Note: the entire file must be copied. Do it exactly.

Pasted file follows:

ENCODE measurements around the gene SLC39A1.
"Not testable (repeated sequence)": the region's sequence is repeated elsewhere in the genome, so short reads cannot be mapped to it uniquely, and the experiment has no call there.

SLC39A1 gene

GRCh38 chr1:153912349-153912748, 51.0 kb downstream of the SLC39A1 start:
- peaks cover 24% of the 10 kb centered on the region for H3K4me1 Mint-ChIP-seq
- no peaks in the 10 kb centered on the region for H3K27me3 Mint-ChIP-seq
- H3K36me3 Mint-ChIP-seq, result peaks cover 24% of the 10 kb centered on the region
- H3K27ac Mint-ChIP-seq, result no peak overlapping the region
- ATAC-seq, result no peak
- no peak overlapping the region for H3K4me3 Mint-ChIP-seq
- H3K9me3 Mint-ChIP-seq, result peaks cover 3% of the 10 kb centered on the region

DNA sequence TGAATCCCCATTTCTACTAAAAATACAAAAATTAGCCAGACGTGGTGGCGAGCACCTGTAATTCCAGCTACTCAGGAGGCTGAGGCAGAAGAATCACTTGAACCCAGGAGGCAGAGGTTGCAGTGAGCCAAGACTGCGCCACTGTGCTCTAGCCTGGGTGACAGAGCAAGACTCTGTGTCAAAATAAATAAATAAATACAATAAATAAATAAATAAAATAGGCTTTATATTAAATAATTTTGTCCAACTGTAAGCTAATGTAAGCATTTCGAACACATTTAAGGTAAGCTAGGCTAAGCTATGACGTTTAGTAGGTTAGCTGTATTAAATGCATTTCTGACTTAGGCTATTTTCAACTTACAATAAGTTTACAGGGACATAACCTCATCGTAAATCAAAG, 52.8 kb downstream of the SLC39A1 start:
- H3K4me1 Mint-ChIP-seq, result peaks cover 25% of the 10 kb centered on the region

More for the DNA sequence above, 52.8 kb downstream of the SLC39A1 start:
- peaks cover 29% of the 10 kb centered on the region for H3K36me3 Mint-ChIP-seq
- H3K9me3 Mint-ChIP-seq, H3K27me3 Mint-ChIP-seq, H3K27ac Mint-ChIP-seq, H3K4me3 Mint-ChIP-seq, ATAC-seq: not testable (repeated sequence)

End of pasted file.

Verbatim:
ENCODE measurements around the gene SLC39A1.
"Not testable (repeated sequence)": the region's sequence is repeated elsewhere in the genome, so short reads cannot be mapped to it uniquely, and the experiment has no call there.

SLC39A1 gene

GRCh38 chr1:153912349-153912748, 51.0 kb downstream of the SLC39A1 start:
- peaks cover 24% of the 10 kb centered on the region for H3K4me1 Mint-ChIP-seq
- no peaks in the 10 kb centered on the region for H3K27me3 Mint-ChIP-seq
- H3K36me3 Mint-ChIP-seq, result peaks cover 24% of the 10 kb centered on the region
- H3K27ac Mint-ChIP-seq, result no peak overlapping the region
- ATAC-seq, result no peak
- no peak overlapping the region for H3K4me3 Mint-ChIP-seq
- H3K9me3 Mint-ChIP-seq, result peaks cover 3% of the 10 kb centered on the region

DNA sequence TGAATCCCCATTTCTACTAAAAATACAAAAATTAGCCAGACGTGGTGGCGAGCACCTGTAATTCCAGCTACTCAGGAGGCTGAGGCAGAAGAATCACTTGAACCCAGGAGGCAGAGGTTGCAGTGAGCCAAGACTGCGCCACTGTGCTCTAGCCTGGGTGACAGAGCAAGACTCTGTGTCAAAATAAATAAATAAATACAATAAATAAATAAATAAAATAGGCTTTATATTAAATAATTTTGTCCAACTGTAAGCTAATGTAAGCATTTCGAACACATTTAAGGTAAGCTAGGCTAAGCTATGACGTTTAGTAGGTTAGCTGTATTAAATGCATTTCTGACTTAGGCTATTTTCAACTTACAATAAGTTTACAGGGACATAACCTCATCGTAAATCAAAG, 52.8 kb downstream of the SLC39A1 start:
- H3K4me1 Mint-ChIP-seq, result peaks cover 25% of the 10 kb centered on the region

More for the DNA sequence above, 52.8 kb downstream of the SLC39A1 start:
- peaks cover 29% of the 10 kb centered on the region for H3K36me3 Mint-ChIP-seq
- H3K9me3 Mint-ChIP-seq, H3K27me3 Mint-ChIP-seq, H3K27ac Mint-ChIP-seq, H3K4me3 Mint-ChIP-seq, ATAC-seq: not testable (repeated sequence)